It’s little miracle that IVC filter plaintiffs have ticked about the possibility that the spider-like filter placed into the inferior vena cava, intended to entrap blood clots and stop them from reaching the lungs, may cause more harm than benefit. It’s also slightly ironic that the precise placement of the inferior vena cava filter contains a word that many uses to describe the reliability and value of the device itself.To get more info on IVC filter production you may hop over www.bardfilterlawsuitcenter.com.
A study released last year appears to bear that out.
The IVC filter is a device with spider-like appendages mean to ward against blood clot migration in patients at risk for blood clots, and for whom treatment with blood thinners would prove inappropriate. The IVC filter, such as the Bard IVC filter manufactured by C.R. Bard, is placed into the inferior vena cava (IVC) and is intended to maintain its original placement in the IVC while doing its work filtering out blood clots. Most IVC filters are retrievable and are meant only as a temporary measure until the highest risk for blood clot has passed.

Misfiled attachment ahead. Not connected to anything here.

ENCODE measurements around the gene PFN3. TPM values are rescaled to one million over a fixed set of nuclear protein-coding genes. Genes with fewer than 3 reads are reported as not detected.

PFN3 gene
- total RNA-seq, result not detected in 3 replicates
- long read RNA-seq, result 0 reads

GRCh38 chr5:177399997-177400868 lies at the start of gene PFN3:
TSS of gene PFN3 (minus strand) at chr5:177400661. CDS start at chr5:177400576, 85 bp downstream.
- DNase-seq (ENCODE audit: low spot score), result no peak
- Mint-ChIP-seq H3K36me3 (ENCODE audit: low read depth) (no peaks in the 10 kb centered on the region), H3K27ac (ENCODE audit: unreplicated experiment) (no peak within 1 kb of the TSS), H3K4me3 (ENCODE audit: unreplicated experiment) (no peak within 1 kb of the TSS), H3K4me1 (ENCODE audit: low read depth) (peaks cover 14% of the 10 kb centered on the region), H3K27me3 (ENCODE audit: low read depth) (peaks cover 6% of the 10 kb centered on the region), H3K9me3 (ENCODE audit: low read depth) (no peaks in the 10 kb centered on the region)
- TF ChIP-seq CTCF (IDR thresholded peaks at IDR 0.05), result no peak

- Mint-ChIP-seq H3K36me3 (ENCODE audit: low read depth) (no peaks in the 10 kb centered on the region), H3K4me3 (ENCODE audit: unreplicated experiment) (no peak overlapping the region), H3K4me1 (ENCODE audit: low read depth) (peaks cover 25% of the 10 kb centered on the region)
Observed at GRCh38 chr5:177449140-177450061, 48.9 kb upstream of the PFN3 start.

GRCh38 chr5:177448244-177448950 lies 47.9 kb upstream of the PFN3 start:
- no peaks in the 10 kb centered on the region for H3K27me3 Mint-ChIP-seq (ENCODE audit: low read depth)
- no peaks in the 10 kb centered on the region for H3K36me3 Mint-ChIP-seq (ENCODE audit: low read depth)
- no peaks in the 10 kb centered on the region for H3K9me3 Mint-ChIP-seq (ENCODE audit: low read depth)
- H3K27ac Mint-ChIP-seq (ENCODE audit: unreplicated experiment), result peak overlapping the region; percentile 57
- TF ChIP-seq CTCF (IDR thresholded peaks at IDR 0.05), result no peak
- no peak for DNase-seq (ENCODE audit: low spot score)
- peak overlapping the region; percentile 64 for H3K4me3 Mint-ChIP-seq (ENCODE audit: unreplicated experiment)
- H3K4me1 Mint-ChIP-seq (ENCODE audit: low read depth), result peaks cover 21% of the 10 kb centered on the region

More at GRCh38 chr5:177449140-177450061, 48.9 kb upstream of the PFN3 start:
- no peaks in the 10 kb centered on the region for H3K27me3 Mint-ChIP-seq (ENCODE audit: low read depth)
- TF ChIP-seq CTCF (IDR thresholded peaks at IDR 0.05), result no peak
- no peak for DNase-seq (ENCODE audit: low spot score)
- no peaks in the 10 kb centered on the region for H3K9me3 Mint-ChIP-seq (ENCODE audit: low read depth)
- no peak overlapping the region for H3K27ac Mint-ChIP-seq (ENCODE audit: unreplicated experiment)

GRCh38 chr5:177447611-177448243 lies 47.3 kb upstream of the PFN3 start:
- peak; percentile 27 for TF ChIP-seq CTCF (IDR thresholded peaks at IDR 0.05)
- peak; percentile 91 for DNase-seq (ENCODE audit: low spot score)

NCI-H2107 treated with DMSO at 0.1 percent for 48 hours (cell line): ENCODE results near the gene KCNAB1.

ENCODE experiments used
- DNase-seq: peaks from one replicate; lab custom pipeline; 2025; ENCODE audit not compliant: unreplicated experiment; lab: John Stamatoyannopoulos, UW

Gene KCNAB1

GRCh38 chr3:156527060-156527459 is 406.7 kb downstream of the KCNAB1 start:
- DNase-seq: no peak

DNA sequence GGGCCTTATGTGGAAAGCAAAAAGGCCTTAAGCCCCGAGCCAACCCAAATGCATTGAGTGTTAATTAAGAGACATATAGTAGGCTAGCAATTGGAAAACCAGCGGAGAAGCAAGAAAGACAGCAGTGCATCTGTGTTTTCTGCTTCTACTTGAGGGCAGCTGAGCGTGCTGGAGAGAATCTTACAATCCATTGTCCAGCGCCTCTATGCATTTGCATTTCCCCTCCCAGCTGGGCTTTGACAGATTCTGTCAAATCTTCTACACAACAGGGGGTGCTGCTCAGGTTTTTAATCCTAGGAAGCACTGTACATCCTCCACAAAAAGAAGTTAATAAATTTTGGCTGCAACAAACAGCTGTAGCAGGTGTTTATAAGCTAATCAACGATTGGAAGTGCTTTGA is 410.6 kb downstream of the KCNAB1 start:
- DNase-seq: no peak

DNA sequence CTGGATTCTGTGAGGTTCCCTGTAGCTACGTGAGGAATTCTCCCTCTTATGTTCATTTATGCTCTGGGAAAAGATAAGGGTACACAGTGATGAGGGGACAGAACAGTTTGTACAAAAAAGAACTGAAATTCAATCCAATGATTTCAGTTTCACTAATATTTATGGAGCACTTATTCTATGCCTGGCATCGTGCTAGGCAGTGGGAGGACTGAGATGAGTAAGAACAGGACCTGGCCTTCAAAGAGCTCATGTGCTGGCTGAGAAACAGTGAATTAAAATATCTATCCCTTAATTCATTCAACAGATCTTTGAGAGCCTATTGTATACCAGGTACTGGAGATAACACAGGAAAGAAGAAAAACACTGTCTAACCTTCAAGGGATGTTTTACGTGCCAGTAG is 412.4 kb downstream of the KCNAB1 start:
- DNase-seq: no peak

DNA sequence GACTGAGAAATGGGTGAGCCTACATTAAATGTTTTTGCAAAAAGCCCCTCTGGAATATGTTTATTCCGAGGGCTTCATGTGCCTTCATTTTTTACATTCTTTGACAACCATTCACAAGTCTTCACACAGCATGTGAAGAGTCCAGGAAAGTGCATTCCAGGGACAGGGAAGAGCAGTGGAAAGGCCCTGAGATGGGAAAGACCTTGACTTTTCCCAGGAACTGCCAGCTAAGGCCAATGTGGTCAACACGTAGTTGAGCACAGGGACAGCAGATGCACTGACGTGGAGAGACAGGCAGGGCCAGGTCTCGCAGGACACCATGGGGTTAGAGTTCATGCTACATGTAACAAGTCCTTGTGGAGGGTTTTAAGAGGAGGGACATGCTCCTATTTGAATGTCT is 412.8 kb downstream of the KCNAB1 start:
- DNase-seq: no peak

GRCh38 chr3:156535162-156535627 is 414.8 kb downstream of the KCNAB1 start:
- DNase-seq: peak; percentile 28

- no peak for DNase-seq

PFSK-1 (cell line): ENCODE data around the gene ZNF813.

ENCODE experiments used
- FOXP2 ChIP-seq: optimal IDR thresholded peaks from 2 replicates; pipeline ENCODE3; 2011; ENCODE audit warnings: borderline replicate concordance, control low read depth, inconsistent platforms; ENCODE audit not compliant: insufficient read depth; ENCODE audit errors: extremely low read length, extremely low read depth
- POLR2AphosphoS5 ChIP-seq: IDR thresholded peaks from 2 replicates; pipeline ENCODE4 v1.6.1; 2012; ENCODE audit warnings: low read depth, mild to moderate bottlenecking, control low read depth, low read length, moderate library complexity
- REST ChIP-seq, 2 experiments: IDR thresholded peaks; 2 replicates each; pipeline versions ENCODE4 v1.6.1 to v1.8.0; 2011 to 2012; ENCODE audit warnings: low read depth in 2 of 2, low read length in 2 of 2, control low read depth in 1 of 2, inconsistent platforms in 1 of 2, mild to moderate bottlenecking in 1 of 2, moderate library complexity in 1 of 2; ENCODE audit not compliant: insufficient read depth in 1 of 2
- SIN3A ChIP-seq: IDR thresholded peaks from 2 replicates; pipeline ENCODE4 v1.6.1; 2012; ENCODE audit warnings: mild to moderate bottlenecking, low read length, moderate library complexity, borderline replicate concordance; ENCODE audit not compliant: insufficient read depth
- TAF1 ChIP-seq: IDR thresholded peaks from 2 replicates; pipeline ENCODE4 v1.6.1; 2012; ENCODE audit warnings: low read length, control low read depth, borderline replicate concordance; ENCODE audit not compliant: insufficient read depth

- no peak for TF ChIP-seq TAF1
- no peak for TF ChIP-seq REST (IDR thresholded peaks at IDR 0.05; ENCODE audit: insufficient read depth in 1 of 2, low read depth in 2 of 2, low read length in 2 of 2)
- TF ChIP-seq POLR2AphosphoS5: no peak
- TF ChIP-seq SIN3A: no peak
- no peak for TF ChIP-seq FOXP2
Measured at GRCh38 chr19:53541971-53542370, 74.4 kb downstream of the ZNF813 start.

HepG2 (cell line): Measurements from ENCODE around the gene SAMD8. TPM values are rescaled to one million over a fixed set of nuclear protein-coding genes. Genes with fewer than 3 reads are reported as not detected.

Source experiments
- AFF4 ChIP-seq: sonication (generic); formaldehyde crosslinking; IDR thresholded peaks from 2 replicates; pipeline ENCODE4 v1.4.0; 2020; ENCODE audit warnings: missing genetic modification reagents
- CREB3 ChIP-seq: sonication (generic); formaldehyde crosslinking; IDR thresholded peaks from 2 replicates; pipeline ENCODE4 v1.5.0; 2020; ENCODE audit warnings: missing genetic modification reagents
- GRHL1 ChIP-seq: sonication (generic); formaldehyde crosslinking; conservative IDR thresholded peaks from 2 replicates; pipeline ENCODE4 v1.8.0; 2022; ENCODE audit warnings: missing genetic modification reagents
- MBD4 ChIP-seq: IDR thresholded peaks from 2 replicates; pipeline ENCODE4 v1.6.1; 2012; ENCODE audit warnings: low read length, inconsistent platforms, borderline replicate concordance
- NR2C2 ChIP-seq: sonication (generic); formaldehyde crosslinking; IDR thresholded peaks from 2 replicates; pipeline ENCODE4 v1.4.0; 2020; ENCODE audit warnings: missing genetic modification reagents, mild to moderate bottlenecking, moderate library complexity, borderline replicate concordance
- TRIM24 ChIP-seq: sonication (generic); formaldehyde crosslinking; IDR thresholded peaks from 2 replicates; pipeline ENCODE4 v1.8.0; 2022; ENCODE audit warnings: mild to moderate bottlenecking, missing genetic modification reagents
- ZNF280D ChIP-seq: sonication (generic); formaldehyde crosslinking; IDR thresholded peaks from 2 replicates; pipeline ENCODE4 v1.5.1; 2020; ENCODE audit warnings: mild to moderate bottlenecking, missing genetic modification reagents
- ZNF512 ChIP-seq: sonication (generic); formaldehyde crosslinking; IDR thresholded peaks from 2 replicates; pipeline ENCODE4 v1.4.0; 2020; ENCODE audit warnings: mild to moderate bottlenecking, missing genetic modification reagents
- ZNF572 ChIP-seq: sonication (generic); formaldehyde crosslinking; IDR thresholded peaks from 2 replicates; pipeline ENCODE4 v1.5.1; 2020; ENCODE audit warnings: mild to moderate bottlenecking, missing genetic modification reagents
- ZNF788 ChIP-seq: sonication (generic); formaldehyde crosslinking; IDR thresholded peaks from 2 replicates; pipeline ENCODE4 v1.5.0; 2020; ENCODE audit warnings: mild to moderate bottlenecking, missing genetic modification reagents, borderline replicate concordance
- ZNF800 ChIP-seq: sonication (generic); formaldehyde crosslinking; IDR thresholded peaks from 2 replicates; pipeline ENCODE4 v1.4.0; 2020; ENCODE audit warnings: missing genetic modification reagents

But for many disgruntled patients and plaintiffs, it hasn’t worked out that way. IVC filters – the Bard G2 IVC filter among them – have been known to migrate away from the original insertion point and travel along the inferior vena cava toward the heart, becoming embedded into the tissue of internal organs. Once this happens, it makes it much difficult to retrieve safely.
For its part, the US Food and Drug Administration (FDA), then the receipt of hundreds of adverse reaction reports concerning IVC filter side effects, has gone on record as expressing concern that IVC filters may, indeed, continue implanted in the patient for too long, and should be retrieved as soon as the danger for pulmonary embolism (blood clot) has passed – ideally between 29 and 54 days following initial implantation.
And yet, this may not be possible in some case and appears to be an unrealistic expectation that fails to align with current statistics suggesting fewer than 10 percent of IVC filters have been successfully retrieved.